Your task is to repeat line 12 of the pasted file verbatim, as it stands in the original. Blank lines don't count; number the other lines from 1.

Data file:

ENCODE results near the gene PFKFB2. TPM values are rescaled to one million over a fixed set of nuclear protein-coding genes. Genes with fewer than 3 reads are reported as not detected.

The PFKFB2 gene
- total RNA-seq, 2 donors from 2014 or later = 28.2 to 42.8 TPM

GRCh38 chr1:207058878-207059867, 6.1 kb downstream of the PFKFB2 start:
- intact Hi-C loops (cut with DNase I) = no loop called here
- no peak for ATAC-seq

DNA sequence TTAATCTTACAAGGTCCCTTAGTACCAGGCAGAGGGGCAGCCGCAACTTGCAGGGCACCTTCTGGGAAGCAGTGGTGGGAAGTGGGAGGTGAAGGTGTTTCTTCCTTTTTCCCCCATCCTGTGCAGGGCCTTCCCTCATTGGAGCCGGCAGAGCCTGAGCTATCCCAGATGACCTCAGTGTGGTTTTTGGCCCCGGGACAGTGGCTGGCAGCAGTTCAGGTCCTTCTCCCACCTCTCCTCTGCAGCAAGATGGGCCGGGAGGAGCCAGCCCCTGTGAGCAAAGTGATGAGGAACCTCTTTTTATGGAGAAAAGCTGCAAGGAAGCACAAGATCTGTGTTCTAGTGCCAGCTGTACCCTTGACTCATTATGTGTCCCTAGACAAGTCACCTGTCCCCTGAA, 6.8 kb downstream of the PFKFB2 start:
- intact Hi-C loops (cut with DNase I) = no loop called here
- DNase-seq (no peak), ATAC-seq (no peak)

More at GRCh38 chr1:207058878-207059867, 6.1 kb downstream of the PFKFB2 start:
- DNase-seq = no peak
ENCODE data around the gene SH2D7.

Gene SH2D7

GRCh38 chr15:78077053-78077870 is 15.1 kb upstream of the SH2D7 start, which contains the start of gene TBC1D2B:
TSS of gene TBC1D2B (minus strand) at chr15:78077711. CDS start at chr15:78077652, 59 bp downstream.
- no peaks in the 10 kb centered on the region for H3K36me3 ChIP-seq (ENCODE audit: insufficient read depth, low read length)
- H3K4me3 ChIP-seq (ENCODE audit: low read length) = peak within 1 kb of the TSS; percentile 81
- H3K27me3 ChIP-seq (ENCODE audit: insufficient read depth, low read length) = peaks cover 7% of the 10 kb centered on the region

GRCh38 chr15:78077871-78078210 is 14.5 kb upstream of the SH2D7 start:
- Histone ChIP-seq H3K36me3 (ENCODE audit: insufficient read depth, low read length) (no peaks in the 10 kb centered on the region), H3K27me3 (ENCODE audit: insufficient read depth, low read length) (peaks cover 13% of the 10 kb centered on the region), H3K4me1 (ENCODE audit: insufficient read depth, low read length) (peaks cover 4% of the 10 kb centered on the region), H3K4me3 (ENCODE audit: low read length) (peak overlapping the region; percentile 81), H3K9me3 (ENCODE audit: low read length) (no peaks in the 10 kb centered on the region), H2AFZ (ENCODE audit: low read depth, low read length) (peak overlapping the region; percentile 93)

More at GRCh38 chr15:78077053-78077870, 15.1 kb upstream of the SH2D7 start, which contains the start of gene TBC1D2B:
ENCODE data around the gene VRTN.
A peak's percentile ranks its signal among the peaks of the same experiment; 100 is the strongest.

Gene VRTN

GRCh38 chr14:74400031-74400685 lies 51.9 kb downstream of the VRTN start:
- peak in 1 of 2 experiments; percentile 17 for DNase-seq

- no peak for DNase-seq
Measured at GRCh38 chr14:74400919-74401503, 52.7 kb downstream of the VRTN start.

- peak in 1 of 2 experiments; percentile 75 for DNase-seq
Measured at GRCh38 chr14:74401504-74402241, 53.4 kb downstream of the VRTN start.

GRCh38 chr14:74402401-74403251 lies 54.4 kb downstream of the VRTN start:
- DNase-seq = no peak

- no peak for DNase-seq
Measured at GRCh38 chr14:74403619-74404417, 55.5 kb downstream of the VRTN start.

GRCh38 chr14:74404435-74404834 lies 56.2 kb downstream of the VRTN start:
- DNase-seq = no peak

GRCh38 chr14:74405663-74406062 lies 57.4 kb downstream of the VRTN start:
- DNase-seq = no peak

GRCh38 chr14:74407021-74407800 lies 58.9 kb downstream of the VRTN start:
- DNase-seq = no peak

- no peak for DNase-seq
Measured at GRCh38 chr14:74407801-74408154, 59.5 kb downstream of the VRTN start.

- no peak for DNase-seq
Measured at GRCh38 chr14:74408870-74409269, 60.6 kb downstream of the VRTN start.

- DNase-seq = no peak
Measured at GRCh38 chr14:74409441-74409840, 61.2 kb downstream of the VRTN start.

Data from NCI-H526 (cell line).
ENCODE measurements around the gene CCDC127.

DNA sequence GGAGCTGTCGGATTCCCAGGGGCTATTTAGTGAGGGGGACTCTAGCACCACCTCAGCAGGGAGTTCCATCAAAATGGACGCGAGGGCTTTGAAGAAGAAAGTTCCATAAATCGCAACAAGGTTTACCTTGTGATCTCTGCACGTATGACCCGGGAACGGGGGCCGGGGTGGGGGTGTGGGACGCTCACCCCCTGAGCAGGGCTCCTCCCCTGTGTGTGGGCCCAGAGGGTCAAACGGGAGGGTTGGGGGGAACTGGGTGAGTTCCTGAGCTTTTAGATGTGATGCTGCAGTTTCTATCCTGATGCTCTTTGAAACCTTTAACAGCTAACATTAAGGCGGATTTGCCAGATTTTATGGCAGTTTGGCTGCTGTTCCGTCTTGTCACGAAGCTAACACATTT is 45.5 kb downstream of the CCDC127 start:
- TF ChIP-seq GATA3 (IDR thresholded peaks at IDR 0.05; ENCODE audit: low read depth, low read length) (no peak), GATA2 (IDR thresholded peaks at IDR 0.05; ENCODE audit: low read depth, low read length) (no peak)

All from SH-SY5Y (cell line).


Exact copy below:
ENCODE data around the gene SH2D7.